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There is a problem with the cost of healthcare that is not being addressed... the high deductibles are one of them...

I have mentioned it before, but there is (was?) a group called RAM (IIRC) on 60 minutes... this is a group of doctors who go around the country giving out free healthcare... one of the people shown that had a number of problems (I also think one of his kids) actually had insurance.... but still could not afford to go to the doc...

Yes, if you are poor, just having access to insurance is not enough...
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United Health may stop offering ACA Exchange plans
Old 11-20-2015, 08:38 PM   #51
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United Health may stop offering ACA Exchange plans

Here is ultimately the ACA plans undoing.... I have repeated this before but no one has ever really challenged it as they keep saying people will have to "pay the penalty". As people will figure out after this year..."there is no penalty". There are 15 exemptions with the 14th one being a catch all. If you have a pulse, you can find an exemption. When people get their tax returns confiscated or actually realize the exemptions they wont buy the insurance if they believe they cant afford it. And even if some miracle comes that you are not smart enough to use exemption #14 which is simply a "hardship" and provide documentation "if possible", you deserve quite frankly to pay double the penalty. Heck you can also go to jail one day a month and then be exempted... And above all that....If you are too lazy to not claim a "hardship" by providing no documentation, you can simply not have a refund and you don't pay the penalty. People are going to figure this out that it is a law with no teeth...


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Old 11-20-2015, 08:40 PM   #52
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Also, as someone else mentioned.... I am surprised that the margins are so low considering how much insurance actually costs...


There has to be a bunch of really sick people out there that cost a heck of a lot of money... my insurance costs next year will be over $10K... but if it is like this year I will 'use' a few hundred of services... now, if we do have some major problem, I will have to pay the almost $14K OOP.... we have never come close to this amount of service...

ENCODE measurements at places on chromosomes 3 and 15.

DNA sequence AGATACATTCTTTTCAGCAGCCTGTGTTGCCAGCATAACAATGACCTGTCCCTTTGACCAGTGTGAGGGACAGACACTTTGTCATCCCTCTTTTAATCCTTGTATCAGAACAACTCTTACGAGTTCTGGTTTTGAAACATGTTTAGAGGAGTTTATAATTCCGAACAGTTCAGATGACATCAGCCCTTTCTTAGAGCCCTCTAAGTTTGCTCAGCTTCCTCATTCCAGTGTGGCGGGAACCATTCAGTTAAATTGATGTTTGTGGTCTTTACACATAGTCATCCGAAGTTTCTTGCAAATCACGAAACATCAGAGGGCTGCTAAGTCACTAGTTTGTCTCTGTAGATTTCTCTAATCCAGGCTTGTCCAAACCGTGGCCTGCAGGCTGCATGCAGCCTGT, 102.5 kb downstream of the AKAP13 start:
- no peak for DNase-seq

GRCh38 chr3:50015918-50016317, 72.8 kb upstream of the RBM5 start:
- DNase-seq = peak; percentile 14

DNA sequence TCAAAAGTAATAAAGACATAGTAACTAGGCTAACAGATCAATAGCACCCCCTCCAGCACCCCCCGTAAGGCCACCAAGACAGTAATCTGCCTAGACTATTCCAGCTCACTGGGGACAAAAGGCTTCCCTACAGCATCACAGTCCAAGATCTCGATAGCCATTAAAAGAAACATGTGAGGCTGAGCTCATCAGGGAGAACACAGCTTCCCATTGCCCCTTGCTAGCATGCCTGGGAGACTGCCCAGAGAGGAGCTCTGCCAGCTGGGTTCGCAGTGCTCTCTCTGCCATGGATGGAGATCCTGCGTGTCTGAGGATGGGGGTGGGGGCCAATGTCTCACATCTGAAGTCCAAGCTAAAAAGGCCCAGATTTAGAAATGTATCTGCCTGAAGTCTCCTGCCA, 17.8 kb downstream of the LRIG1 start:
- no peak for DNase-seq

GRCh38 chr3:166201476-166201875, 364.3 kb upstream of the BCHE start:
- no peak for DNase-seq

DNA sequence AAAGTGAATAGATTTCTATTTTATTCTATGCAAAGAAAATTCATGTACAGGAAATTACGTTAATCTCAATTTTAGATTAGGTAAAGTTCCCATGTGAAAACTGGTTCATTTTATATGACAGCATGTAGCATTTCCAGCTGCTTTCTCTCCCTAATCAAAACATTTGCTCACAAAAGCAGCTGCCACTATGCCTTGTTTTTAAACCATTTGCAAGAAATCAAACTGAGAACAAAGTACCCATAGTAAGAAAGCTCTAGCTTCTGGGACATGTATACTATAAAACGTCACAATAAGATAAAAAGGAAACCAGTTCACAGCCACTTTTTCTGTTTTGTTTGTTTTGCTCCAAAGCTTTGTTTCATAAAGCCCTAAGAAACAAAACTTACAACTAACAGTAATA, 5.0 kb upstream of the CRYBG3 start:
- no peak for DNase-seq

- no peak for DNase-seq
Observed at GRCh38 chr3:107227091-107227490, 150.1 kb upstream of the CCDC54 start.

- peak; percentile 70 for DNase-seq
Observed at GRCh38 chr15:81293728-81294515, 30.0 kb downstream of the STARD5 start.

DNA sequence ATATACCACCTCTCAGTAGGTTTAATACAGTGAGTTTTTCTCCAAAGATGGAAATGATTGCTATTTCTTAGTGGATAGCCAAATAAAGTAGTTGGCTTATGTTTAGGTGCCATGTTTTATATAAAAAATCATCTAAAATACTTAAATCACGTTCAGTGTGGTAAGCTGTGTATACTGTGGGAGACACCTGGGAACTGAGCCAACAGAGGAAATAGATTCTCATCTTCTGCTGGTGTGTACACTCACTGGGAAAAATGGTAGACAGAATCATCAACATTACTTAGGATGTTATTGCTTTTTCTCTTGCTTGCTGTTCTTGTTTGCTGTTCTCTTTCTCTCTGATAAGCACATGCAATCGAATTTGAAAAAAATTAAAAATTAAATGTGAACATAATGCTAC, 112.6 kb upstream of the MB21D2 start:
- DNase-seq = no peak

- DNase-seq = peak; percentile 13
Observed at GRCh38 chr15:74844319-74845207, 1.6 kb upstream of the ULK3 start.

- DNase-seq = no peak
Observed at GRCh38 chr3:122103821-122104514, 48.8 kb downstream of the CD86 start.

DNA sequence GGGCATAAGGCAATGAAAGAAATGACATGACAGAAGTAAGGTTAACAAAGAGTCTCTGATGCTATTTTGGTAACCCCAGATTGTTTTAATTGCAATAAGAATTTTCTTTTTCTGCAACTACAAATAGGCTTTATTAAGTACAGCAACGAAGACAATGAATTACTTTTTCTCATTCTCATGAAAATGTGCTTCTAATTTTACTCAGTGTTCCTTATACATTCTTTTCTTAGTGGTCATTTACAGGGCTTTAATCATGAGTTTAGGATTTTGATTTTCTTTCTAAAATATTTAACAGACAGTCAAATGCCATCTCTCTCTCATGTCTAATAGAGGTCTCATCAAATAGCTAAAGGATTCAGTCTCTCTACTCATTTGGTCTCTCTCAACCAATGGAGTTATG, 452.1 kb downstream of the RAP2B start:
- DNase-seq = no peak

I will just leave it at that as I do not want to contribute to the closing of this interesting thread...
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Old 11-21-2015, 07:06 AM   #53
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I think any new program has startup problems. Studying the history of Medicare confirms this. Give ACA a few years.
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Old 11-21-2015, 07:36 AM   #54
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......... Give ACA a few years.
I think we have no choice. I don't see anyone clamoring to go back being uninsurable.
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Old 11-21-2015, 11:26 AM   #55
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Yep, I think we're basically in hope-and-pray mode (or whatever you want to call wishful thinking) WRT the ACA future. There's just so many unknowns at this point as to whether there will be enough of a balanced risk pool to keep it affordable and in a competitive market. We've already seen networks shrinking and insurers pulling out of markets along with excessive price increases in many areas.

The sad truth is that with today's political environment I think it would take a complete collapse of the market to get anything done further reform-wise, and even then it's a stretch.
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Old 11-21-2015, 12:44 PM   #56
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I think we have no choice. I don't see anyone clamoring to go back being uninsurable.
There's going to be a push for repeal for a long time.

And some advocate allowing pre existing conditions is unfair to insurers.
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Old 11-21-2015, 12:51 PM   #57